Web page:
About me: I am writer of [url=]Quick weight loss tips[/url]. I am also health expert who can help you lose weight quickly. If you do not want to go under painful training program than you may also try [url=]Acai Berry[/url] or [url=]Colon Cleansing[/url] for fast weight loss.

Anonymous said...

I all the time used to read paragraph in news papers but now as I
am a user of internet therefore from now I am using net for
posts, thanks to web.

Feel free to surf to my homepage; waist to height ratio chart

Anonymous said...

Very nice post. I just stumbled upon your blog
and wished to say that I've truly enjoyed surfing around your blog posts. In any case I'll be subscribing to your feed and I hope you write again very soon!

Also visit my site ...

Anonymous said...

Thanks for sharing your thoughts. I truly appreciate your efforts and I am waiting for your next
post thank you once again.

Here is my web blog diets that work fast for women

Anonymous said...

It's wonderful that you are getting ideas from this piece of writing as well as from our dialogue made at this time.

Take a look at my web blog -

Anonymous said...

Appreciate the recommendation. Will try it out.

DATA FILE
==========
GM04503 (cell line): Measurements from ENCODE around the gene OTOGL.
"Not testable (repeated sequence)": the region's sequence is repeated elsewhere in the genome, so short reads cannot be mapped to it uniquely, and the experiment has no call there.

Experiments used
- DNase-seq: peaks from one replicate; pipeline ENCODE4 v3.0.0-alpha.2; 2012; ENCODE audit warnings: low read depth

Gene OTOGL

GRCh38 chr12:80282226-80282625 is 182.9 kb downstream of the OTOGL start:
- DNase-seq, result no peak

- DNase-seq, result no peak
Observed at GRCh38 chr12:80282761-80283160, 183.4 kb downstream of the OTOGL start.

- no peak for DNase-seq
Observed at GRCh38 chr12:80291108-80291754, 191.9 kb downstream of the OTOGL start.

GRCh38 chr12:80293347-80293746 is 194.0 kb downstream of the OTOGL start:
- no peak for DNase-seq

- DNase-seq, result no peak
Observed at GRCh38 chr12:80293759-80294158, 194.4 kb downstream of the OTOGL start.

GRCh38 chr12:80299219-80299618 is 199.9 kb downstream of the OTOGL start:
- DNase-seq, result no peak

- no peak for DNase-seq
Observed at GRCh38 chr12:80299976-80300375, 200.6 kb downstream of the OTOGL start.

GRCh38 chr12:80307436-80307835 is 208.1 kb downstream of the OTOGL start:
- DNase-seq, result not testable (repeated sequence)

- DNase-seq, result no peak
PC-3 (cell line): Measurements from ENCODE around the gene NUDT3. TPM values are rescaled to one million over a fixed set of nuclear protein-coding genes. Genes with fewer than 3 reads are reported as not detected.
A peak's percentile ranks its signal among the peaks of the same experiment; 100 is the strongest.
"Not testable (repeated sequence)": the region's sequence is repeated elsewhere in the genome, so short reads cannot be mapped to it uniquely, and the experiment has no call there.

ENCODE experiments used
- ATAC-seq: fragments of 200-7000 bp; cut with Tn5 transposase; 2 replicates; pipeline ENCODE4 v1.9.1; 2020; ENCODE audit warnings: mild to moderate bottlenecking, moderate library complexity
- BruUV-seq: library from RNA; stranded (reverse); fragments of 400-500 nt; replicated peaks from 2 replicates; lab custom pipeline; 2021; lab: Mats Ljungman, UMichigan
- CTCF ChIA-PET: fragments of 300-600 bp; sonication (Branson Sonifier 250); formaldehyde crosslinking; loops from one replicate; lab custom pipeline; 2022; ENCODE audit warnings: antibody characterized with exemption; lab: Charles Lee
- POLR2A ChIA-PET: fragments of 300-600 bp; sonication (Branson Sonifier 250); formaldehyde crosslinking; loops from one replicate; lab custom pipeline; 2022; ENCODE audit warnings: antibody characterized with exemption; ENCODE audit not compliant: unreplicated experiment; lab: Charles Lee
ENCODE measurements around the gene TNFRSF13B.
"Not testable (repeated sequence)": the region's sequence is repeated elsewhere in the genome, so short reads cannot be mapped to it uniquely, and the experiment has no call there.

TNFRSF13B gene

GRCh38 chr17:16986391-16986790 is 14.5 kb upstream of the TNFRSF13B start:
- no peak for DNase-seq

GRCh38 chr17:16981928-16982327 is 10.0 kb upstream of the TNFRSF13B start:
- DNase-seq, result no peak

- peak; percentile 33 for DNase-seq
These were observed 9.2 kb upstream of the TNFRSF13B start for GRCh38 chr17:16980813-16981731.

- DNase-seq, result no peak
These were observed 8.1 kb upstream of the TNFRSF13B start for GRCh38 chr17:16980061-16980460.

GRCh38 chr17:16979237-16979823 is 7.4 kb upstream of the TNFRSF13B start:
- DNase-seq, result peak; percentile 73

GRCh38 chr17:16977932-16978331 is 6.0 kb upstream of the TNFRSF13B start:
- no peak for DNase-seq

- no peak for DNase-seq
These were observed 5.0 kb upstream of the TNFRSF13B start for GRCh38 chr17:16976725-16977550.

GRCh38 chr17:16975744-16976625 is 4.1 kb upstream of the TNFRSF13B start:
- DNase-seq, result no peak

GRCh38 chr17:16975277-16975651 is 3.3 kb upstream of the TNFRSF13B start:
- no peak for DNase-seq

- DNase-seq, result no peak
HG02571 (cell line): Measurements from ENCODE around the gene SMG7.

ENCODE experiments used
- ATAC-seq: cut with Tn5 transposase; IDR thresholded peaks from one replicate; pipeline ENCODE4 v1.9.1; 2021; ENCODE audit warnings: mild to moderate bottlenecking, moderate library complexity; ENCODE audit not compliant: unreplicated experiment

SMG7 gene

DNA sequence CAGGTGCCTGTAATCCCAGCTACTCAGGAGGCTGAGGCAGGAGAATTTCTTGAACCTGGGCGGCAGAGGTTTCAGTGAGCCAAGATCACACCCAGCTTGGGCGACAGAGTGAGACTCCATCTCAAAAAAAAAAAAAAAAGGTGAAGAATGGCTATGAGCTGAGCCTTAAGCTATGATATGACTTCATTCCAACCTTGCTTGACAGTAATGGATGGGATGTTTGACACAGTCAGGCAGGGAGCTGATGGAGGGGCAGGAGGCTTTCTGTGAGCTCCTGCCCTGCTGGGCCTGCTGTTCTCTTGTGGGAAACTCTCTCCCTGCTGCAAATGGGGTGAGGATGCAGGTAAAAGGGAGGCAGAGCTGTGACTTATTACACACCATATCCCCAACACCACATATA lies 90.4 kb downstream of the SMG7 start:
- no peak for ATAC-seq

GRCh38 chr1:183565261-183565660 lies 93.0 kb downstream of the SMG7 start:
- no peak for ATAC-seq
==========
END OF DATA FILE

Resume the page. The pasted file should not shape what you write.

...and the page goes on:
Look at my web-site ::

Anonymous said...

Way cool! Some very valid points! I appreciate you writing this article plus the rest of
the website is really good.

Feel free to visit my weblog :: diet plans that work

Anonymous said...

Hello There. I found your weblog the use of msn. This is a very smartly written article.
I will make sure to bookmark it and come back to learn more of your
helpful information. Thank you for the post.
I will definitely return.

Also visit my webpage;

Anonymous said...

I am really thankful to the holder of this web site who has shared this wonderful paragraph at at
this place.

Feel free to visit my blog; workouts to improve vertical leap

Anonymous said...

I love your blog.. very nice colors & theme.
Did you create this website yourself or did you hire someone to do
it for you? Plz reply as I'm looking to design my own blog and would like to know where u got this from. kudos

Here is my blog post :: Mizulean Diets

Anonymous said...

My sis advised me about your website and how nice it is.
She’s proper, I am really impressed with the writing and slick
design. It appears to me you’re simply scratching the floor in terms of what you possibly can